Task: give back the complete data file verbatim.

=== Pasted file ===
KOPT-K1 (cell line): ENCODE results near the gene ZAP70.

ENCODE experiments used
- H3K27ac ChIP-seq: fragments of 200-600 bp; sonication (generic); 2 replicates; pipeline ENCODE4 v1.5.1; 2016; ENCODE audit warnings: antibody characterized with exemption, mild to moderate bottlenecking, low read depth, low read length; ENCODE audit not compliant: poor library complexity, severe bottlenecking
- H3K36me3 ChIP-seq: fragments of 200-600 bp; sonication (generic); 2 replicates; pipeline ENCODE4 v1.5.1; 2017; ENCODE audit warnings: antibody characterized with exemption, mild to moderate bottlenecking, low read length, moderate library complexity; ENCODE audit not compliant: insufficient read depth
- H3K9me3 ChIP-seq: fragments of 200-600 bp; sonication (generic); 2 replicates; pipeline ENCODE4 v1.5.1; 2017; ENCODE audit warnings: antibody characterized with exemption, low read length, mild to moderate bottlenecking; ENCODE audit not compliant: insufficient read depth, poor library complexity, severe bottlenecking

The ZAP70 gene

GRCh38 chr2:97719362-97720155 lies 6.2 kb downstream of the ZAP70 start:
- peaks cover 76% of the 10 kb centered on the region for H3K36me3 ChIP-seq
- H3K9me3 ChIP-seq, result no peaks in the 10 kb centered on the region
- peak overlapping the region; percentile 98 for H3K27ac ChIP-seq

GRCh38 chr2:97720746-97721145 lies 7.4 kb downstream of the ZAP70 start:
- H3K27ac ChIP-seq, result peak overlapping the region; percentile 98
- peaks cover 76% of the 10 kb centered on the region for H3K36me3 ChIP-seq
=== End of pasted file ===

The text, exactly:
KOPT-K1 (cell line): ENCODE results near the gene ZAP70.

ENCODE experiments used
- H3K27ac ChIP-seq: fragments of 200-600 bp; sonication (generic); 2 replicates; pipeline ENCODE4 v1.5.1; 2016; ENCODE audit warnings: antibody characterized with exemption, mild to moderate bottlenecking, low read depth, low read length; ENCODE audit not compliant: poor library complexity, severe bottlenecking
- H3K36me3 ChIP-seq: fragments of 200-600 bp; sonication (generic); 2 replicates; pipeline ENCODE4 v1.5.1; 2017; ENCODE audit warnings: antibody characterized with exemption, mild to moderate bottlenecking, low read length, moderate library complexity; ENCODE audit not compliant: insufficient read depth
- H3K9me3 ChIP-seq: fragments of 200-600 bp; sonication (generic); 2 replicates; pipeline ENCODE4 v1.5.1; 2017; ENCODE audit warnings: antibody characterized with exemption, low read length, mild to moderate bottlenecking; ENCODE audit not compliant: insufficient read depth, poor library complexity, severe bottlenecking

The ZAP70 gene

GRCh38 chr2:97719362-97720155 lies 6.2 kb downstream of the ZAP70 start:
- peaks cover 76% of the 10 kb centered on the region for H3K36me3 ChIP-seq
- H3K9me3 ChIP-seq, result no peaks in the 10 kb centered on the region
- peak overlapping the region; percentile 98 for H3K27ac ChIP-seq

GRCh38 chr2:97720746-97721145 lies 7.4 kb downstream of the ZAP70 start:
- H3K27ac ChIP-seq, result peak overlapping the region; percentile 98
- peaks cover 76% of the 10 kb centered on the region for H3K36me3 ChIP-seq